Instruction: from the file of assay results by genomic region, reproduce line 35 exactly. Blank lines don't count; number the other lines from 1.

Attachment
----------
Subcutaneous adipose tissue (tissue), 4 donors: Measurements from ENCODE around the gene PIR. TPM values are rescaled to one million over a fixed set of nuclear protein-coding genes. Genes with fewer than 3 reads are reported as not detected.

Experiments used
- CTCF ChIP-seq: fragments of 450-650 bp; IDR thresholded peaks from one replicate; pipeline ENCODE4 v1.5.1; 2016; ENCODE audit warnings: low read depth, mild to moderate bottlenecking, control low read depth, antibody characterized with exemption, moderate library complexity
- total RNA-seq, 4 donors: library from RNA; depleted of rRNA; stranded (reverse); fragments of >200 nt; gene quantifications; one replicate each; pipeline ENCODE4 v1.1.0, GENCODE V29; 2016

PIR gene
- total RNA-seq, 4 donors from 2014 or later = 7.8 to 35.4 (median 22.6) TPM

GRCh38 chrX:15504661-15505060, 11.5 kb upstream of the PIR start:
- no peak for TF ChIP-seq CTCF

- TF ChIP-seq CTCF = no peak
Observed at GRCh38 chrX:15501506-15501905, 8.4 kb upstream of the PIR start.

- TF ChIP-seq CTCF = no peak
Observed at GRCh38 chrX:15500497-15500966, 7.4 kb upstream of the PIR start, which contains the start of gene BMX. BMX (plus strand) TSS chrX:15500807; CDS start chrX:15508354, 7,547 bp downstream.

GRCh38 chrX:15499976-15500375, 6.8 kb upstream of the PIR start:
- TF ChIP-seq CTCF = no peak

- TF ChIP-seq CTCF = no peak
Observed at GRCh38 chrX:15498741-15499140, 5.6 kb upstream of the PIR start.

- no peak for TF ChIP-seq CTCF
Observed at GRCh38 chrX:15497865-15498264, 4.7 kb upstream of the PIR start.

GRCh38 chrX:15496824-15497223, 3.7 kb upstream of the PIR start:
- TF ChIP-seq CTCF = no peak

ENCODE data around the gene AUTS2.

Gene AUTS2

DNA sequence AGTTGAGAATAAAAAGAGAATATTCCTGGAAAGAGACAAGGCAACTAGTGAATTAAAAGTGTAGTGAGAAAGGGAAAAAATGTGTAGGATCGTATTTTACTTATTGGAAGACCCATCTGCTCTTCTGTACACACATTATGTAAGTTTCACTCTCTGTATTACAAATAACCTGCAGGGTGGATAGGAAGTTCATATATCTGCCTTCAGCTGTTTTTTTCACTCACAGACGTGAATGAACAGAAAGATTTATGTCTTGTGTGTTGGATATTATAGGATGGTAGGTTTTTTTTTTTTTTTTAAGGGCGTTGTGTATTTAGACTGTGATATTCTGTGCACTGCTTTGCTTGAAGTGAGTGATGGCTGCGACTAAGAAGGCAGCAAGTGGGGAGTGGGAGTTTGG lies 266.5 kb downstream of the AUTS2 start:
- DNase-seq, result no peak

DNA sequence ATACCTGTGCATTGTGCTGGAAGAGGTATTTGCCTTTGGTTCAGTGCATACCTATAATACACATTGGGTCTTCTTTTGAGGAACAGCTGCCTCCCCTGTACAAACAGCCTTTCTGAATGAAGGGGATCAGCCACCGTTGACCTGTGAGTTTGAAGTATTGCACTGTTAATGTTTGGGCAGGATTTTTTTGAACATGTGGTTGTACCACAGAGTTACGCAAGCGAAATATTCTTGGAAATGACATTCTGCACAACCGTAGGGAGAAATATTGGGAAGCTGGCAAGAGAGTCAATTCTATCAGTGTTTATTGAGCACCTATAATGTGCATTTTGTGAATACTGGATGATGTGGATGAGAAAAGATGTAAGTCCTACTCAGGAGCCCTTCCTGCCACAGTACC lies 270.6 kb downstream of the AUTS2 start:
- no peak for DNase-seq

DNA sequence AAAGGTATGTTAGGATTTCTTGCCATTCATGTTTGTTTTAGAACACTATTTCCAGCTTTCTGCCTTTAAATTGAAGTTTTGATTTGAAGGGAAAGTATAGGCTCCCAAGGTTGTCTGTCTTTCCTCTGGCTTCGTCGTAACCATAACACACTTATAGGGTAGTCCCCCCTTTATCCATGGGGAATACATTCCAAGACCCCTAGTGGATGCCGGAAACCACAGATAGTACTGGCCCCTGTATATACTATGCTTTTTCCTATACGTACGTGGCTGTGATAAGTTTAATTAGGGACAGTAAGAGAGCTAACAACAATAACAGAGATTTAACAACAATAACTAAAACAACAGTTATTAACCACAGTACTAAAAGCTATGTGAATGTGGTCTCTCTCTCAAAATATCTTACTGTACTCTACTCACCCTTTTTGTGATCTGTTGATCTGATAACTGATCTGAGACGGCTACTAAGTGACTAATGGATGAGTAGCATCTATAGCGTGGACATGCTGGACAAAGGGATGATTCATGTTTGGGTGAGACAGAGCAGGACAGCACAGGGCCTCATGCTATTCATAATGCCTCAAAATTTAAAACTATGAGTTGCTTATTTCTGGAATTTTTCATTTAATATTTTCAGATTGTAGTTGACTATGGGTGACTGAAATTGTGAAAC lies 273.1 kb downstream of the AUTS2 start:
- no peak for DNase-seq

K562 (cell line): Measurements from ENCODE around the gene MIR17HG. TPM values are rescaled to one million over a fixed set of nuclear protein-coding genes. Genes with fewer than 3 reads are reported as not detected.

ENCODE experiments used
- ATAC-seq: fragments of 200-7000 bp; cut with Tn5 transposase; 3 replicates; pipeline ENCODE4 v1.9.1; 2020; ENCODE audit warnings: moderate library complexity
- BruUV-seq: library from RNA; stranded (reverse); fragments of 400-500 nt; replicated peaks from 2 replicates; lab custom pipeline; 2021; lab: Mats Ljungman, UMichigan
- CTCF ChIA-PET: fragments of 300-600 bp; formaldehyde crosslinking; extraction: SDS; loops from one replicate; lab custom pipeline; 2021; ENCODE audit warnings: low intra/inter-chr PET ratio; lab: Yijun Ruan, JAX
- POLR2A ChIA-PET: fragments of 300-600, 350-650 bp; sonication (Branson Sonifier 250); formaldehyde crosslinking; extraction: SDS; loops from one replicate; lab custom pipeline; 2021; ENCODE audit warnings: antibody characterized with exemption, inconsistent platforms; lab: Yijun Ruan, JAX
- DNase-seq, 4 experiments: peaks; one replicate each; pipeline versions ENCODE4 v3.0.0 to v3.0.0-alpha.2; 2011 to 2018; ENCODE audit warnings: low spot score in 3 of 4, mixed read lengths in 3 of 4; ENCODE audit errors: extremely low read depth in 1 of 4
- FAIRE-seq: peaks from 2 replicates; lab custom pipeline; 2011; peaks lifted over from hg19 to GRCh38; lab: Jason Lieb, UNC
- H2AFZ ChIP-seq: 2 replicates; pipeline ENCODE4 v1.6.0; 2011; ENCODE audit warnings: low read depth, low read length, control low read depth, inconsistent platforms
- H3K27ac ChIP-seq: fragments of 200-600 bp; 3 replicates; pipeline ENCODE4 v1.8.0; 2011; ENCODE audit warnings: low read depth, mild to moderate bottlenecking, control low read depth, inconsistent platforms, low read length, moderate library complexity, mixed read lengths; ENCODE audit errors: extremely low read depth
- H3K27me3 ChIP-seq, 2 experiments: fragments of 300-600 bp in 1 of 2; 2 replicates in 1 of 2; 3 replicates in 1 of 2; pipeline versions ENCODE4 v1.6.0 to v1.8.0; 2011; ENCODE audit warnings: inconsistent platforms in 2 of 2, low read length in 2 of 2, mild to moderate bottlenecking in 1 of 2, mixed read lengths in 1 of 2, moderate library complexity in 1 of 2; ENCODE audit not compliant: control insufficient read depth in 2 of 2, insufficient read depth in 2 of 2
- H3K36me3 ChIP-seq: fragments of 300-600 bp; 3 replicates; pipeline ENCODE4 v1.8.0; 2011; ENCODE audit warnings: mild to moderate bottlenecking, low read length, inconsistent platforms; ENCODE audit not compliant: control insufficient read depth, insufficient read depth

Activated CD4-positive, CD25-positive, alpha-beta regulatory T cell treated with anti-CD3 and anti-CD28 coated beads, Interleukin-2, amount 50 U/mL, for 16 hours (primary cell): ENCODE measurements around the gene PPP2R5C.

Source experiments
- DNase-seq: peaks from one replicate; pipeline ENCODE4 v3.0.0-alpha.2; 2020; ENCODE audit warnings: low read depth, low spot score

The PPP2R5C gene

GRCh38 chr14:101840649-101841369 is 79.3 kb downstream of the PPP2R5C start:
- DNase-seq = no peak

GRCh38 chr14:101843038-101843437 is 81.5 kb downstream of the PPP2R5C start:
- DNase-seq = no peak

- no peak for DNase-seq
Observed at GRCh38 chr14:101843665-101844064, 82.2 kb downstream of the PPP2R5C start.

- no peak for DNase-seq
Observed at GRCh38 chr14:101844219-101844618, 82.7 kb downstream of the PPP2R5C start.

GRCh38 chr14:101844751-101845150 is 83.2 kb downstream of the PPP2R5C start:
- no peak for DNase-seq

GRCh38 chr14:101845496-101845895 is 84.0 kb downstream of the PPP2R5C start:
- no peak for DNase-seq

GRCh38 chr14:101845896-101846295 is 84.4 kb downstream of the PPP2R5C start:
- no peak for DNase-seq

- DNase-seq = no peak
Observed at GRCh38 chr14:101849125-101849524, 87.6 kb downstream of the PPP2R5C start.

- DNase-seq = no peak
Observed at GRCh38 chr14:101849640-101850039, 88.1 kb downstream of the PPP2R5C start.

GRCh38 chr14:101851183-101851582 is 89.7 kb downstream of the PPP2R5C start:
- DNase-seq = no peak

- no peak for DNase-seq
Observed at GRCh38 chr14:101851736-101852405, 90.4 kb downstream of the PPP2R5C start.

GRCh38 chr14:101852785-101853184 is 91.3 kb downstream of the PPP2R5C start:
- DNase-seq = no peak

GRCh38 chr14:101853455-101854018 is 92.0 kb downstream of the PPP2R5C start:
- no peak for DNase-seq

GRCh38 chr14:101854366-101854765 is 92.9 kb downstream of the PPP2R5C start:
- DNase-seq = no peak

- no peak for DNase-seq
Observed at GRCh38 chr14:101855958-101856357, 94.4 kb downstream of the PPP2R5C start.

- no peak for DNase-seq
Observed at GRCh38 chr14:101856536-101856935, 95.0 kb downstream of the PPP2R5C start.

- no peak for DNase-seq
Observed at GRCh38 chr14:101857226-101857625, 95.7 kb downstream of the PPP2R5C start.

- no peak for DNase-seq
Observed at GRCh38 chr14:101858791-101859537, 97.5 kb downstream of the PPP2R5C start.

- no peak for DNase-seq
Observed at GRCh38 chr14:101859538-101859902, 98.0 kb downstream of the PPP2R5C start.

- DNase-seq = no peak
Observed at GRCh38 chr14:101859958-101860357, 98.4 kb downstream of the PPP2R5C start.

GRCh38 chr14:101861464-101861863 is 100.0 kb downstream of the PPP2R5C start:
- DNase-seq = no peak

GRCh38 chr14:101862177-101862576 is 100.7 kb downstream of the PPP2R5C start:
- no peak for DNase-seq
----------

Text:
- DNase-seq, 4 experiments: peaks; one replicate each; pipeline versions ENCODE4 v3.0.0 to v3.0.0-alpha.2; 2011 to 2018; ENCODE audit warnings: low spot score in 3 of 4, mixed read lengths in 3 of 4; ENCODE audit errors: extremely low read depth in 1 of 4